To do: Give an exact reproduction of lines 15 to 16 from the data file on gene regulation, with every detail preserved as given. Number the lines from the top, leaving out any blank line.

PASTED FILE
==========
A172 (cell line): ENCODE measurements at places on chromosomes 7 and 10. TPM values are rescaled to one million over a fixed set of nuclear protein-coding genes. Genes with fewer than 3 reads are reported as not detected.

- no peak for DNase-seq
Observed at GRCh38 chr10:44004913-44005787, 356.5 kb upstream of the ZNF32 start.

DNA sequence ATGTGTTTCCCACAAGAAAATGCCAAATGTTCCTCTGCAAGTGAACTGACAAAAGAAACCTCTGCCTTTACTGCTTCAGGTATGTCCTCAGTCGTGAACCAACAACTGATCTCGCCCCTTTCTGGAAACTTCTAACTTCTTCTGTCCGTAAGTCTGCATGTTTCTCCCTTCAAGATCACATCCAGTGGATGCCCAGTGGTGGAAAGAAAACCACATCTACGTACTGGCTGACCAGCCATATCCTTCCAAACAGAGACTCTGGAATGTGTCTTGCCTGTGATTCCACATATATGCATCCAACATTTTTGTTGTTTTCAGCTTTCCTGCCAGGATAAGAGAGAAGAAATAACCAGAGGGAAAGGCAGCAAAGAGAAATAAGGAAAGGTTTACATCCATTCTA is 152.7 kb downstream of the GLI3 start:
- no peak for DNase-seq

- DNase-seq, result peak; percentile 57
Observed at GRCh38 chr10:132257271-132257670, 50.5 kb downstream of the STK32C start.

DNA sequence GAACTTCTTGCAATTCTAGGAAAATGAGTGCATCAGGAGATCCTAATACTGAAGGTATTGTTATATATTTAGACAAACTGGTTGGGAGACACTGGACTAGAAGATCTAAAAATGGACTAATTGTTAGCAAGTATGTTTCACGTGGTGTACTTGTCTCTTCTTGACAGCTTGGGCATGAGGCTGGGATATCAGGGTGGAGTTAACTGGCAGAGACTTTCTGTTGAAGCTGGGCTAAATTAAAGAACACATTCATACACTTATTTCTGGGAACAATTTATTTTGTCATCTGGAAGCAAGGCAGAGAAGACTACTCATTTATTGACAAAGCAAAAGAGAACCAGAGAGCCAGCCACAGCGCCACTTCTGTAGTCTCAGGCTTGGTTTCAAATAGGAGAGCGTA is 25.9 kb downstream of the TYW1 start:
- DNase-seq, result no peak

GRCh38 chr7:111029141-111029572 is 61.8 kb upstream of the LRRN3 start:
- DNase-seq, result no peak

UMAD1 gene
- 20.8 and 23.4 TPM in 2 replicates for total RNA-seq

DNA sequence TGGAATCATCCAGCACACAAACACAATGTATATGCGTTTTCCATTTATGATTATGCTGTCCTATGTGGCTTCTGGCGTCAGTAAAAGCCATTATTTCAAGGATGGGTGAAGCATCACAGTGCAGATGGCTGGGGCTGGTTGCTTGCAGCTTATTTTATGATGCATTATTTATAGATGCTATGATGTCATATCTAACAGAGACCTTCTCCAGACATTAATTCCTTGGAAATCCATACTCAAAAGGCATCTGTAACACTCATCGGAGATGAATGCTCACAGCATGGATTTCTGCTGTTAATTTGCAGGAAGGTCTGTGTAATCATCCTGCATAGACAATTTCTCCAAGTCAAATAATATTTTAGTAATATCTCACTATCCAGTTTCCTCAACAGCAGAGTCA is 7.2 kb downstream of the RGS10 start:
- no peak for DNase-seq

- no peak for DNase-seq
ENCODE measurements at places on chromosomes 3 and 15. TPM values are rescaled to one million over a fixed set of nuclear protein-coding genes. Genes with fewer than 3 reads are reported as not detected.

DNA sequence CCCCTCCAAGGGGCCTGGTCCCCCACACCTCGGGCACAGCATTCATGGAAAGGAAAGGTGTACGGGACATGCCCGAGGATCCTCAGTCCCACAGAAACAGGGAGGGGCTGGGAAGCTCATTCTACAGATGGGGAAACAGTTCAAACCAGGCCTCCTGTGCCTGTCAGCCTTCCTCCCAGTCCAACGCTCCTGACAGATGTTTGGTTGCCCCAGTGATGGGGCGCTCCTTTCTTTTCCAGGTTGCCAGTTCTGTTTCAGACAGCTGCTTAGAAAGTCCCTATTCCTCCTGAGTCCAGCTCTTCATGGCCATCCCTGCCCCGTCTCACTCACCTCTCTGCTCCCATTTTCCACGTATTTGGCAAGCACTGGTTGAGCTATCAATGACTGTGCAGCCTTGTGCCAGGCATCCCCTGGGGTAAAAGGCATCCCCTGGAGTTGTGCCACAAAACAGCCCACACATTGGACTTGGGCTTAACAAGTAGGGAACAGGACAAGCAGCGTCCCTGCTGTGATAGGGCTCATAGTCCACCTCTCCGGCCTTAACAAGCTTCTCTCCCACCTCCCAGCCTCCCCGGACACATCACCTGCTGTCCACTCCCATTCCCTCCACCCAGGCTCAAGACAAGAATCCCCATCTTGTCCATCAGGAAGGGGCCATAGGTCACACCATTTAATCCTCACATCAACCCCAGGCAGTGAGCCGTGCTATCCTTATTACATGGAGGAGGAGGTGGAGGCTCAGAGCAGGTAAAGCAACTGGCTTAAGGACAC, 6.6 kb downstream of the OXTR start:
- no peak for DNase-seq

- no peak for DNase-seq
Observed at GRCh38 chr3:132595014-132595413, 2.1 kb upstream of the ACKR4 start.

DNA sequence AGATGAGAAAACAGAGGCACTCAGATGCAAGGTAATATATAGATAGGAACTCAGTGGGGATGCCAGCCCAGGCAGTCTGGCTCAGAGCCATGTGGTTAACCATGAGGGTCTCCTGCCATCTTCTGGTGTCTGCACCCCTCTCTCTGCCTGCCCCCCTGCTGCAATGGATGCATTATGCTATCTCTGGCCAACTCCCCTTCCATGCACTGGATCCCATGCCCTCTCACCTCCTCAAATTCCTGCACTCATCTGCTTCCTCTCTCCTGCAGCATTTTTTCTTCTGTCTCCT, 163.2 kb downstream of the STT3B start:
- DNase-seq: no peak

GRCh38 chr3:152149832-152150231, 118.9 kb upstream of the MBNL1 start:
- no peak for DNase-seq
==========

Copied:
- no peak for DNase-seq

- no peak for DNase-seq